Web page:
A newly discovered gene could hold the key to a specific form of severe autism found in some girls, according to researchers at the Johns Hopkins University School of Medicine's Institute of Genetic Medicine. The gene, called CTNND2, is central in the creation of the protein delta-catenin, which plays a large role in the nervous system.
Those who live in areas with higher degrees of smog in the air could be more likely to suffer from anxiety, according to a new study from researchers at Johns Hopkins University, in Baltimore, Maryland. For the study the researchers examined health records from 70,000 women across the U.S. Women who lived in the most air-polluted urban centers in the country were more likely to suffer anxiety.
Taking short naps during the daytime could help boost brain power, according to a new study from researchers at Germany's Saarland University. For the study the researchers enrolled 41 participants to engage in a cognition test. The subjects were shown 90 single words and 120 word pairs and were asked to learn all.
Taking folic acid supplements could aid in the prevention of strokes, mainly among the patients of high blood pressure, a new study says. The study, published in the Journal of the American Medical Association, followed 20,000 adults in China having problems of high blood pressure. The patients also had a history of heart disease or stroke.
A new study reveals that the use of psychedelic drugs is not linked to mental health issues. The study, conducted by neuroscientist Teri Krebs from the Norwegian University of Science and Technology and psychologist Pal-Orjan Johansen of EmmaSofia, followed 135,000 individuals, of which 19,000 admitted they consumed psychedelic drugs, over three years.
Young people in rural American areas are at a higher risk of suicide than young people in urban areas. In a new study, researchers found that more than half of youth who committed suicide aged 10 to 24 between 1996 and 2010 did so with a firearm, with gun suicides three times more common in rural areas than in urban ones. The discrepancy has been credited to higher gun ownership in rural homes.
A new study has found that people who suffer from gout have a lessened chance of developing dementia. The study, published in the Annals of the Rheumatic Diseases, researchers looked at a database involving the medical records of 3.7 million British patients over the age of 40, tracked between 1995 and 2013, looking specifically at two groups.
A brain protein that has previously been linked with Alzheimer's disease can now be traced in younger adults, according to a new study from researchers at Northwestern University Feinberg School of Medicine in Chicago. For the study the researchers analyzed brain tissue from 13 healthy people aged 20 to 66; 14 healthy people between 70 and 99; and 21 Alzheimer's patients between 60 and 95.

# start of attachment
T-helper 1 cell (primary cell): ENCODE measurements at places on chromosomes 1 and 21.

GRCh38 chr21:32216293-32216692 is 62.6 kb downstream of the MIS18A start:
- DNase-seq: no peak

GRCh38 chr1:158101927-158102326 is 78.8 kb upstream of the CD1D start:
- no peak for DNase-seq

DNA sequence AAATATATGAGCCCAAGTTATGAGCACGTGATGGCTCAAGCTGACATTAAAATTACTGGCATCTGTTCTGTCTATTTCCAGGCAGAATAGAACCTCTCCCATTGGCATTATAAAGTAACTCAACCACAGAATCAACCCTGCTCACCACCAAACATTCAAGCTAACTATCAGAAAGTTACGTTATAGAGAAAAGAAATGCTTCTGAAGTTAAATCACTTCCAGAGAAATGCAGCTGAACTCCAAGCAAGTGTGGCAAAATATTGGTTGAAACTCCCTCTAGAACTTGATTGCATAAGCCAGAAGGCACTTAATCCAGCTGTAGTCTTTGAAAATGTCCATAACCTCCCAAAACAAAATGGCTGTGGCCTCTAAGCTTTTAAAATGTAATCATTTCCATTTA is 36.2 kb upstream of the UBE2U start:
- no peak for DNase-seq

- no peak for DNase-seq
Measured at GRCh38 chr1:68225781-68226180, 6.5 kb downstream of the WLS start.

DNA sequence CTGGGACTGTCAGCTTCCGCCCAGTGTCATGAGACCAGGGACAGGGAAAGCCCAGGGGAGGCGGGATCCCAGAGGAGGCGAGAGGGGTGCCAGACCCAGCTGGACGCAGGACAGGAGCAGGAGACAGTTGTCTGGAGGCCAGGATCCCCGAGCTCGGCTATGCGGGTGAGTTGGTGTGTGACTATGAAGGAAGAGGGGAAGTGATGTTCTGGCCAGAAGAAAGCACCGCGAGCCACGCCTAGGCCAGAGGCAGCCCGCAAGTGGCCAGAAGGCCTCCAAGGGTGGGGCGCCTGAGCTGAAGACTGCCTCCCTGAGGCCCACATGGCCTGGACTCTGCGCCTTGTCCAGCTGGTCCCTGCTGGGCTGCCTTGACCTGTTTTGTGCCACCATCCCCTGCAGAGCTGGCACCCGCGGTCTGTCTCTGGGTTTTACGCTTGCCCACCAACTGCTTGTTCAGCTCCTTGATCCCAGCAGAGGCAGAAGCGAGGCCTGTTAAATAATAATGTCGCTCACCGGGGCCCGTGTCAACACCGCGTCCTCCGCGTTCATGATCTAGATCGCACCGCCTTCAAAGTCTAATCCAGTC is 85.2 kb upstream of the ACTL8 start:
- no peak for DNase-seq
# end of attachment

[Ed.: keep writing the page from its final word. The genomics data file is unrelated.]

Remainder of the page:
A new study says that people diagnosed with major depression are around three times more likely than the general population to commit violent crimes such as robbery, sexual offences and assault. The study, published in The Lancet Psychiatry journal, tracked medical and crime records of 47,158 people in Sweden diagnosed with depression.
Women may be at a greater general risk to develop dementia than men, according to a new study from researchers at Alzheimer's Research U.K. They found that women are not only more likely to develop the condition, but also tend to bare the social burden as caregivers more frequently. According to the study, women in the U.K. over 60 are twice as likely to develop dementia as breast cancer.
A new form of stent deployed into the brain may be especially useful for some stroke victims, according to a new study from researchers at the University of Calgary. Unlike the more common heart stents, which prop open arteries, the brain stents trap and remove blood clots. With the new technique, doctors first diagnose severe blood clots in the brain and then deploy the stent via an incision.
Teenagers who come out about their sexual identity during their school years are more likely to have better self esteem than those who hide their identity during those years. Researchers at the University of Arizona surveyed 245 LGBT people aged 20-25 about how open they had been about their sexuality in high school.
The medical condition previously known as chronic fatigue syndrome has been renamed as "systemic exertion intolerance disease." A team of researchers from Vanderbilt University proposed the new name and is making a push to end the common misconception that the condition is psychological and not physical. The condition's new name was revealed earlier this week.